Unfortunately, some bike have very spindley forks, and having that much pressure against them for a long ride may result in a blown fork seal. There's nothing worse than getting to your destination, and find your forks are weeping from the pain. In that case, using a very low-mounted, 4-way tie down system will keep your seals from barking. In this configuration, imagine a large X, where your bike sits in the middle, and the four endpoints of the X are your floor mounting points. From there, you use 4 straps to hold the bike in place, but use only low mounting points. You can try right around the footpegs whereas to straps are pulling the bike forward, and the two rear straps are pulling the bike backword, but there's also enough tension to hold up the bike side-to-side. This technique also makes it such that a front wheel chock isn't needed. Again, this isn't a technique to try with a Full Dresser, but works great on an Enduro.
if you can find it, look up the story where the 'Army of Darkness' motorcycle race team flipped their enclosed trailer, and both bikes were tied down so well, that they stayed suspended in air locked to the floor.
Safely Transporting the Motorcycle in/on the trailer
Once your motorcycling is proper affixed to the trailer, it is important to use the ball lock, safety chains, stabilizer / anti-sway bars, and/or the quick-release brakeaway swich. All of these safety devices are there for your safety, and the safety of the drivers around you.
The Ball lock affixes the trailer tongue to the ball, such that bumps do not knock if off the ball. Ensure to use a lock through the hole to ensure the lock is locked and stays locked around the ball. The safety chains are redundant failure to if/when the ball lock fails and the tongue does manage to separate from the ball. The chains keep the trailer closely affixed to the toy vehicle. I have never suffered this fate, but there are plenty of videos that demonstrate this disaster-to-be.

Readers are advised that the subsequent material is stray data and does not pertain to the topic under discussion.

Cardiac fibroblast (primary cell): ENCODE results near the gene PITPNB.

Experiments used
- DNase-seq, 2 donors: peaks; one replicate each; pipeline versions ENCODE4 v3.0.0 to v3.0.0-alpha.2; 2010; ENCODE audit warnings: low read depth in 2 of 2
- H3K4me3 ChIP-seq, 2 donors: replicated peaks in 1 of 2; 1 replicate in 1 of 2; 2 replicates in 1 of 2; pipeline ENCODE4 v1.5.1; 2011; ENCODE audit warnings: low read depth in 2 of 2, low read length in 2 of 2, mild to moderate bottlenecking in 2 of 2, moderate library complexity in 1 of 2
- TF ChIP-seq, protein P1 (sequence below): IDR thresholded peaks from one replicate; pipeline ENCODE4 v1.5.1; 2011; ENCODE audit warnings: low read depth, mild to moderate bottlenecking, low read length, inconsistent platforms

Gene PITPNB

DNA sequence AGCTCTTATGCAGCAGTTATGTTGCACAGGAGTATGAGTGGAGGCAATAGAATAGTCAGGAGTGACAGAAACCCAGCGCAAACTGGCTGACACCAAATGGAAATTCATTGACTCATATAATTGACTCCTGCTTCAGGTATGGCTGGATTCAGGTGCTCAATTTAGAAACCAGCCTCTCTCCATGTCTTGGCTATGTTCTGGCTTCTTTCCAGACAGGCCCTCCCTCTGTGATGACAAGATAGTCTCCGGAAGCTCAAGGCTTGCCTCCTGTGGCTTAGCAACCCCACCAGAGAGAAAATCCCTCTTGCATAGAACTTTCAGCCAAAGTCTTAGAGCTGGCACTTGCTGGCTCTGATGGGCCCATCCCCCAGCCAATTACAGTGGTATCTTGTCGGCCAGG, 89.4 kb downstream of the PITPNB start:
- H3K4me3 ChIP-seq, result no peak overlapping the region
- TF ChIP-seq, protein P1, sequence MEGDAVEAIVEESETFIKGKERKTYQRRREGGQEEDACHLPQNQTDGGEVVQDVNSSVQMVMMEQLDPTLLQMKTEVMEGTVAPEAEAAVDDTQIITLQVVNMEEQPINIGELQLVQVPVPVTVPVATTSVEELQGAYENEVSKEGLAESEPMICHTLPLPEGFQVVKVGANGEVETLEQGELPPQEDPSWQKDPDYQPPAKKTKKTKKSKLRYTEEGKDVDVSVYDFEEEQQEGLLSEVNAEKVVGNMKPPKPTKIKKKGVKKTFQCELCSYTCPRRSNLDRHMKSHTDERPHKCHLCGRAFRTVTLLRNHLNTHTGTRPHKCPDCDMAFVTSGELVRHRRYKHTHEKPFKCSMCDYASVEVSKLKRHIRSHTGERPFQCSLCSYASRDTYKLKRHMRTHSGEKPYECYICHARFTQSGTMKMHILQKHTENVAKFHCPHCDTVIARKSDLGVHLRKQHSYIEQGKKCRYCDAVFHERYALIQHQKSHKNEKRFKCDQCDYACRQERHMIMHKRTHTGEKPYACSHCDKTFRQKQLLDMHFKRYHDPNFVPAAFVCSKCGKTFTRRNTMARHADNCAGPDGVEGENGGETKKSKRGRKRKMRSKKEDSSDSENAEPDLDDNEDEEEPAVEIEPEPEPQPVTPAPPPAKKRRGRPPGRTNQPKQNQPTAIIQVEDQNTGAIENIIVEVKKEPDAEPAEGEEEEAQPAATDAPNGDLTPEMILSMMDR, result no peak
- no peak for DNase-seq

Stabilizer / Anti-sway bars help to prevent the trailer from swaying side-to-side, buy only when the ball stays affixed to the tongue. This requires a special ball carrier that has slots for the bars, and they connect via a chain on the rear portion of the tongue. Typically this isn't needed for single axle trailers, but is very common now on multiple axles. it also aids in weight distribution of the tongue weight.
For multiple axle trailers, they will usually have brakes installed in one or more axles. The brakes are controlled by a box within the tow vehicle that modulates the braking electronically. In the case the trailer manages to separate itself from the tow vehicle the breakaway switch will remove a plunger from the inside and engange the brakes locking the wheels. (I contend that having trailer brakes lockup at 55+ MPH isn't ideal, but suppose that it's better than it running free.)
From there, drive the speed limits and be as smooth as you possibly can. You want to avoid jack-rabbit starts, hard-braking, and lateral G-forces when turning corners. All of these cause stress on all of the members described above, and can cause really bad things to happen.
Motorcyle Trailer Safety Checklist
Ball Tongue Lock secure and Pinned
Lights / Brake wires plugged into tow vehicle
Turn signals, Marker Lights, Brake Lights operational
Brake Controller operational
Brake Breakaway operational
Tires inflated properly, proper tread depth, no dry rot
Stabilizer Bars installed correctly
Safety Chains connected
Floor mount correctly installed
Tie-Downs are in good working order, no cuts or frays
Motorcycles are secured properly